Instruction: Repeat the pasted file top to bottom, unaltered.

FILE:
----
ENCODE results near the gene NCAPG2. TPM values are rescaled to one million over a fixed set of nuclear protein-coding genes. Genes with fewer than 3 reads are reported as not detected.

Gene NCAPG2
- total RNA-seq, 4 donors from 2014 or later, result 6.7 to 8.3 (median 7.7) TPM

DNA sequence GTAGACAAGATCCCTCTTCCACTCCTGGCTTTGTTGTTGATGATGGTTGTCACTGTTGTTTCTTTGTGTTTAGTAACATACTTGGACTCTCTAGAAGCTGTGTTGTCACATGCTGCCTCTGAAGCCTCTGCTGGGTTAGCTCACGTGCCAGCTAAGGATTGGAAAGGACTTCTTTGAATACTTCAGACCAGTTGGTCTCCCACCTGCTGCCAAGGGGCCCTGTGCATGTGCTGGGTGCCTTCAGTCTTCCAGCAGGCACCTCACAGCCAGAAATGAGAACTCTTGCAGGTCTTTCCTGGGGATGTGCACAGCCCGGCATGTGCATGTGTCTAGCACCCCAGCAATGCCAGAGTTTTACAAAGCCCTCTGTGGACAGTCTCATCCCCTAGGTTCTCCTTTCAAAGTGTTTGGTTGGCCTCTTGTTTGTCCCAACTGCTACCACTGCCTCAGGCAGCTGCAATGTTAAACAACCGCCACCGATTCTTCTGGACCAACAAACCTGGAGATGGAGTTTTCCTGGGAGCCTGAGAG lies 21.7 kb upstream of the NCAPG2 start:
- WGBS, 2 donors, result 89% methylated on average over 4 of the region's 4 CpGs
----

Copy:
ENCODE results near the gene NCAPG2. TPM values are rescaled to one million over a fixed set of nuclear protein-coding genes. Genes with fewer than 3 reads are reported as not detected.

Gene NCAPG2
- total RNA-seq, 4 donors from 2014 or later, result 6.7 to 8.3 (median 7.7) TPM

DNA sequence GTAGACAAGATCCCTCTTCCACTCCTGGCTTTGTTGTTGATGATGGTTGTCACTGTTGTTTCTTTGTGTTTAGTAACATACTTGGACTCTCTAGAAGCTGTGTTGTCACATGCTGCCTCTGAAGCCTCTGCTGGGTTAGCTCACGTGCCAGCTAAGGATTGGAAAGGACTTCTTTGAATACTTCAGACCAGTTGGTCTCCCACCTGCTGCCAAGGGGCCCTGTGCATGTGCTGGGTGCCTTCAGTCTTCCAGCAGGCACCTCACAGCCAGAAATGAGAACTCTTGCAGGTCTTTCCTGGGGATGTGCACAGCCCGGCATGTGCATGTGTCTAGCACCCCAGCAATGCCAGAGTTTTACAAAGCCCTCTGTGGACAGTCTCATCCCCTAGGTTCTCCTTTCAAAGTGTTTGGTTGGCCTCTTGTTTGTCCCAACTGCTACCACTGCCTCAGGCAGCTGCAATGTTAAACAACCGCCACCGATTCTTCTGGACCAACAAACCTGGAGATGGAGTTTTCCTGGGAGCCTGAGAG lies 21.7 kb upstream of the NCAPG2 start:
- WGBS, 2 donors, result 89% methylated on average over 4 of the region's 4 CpGs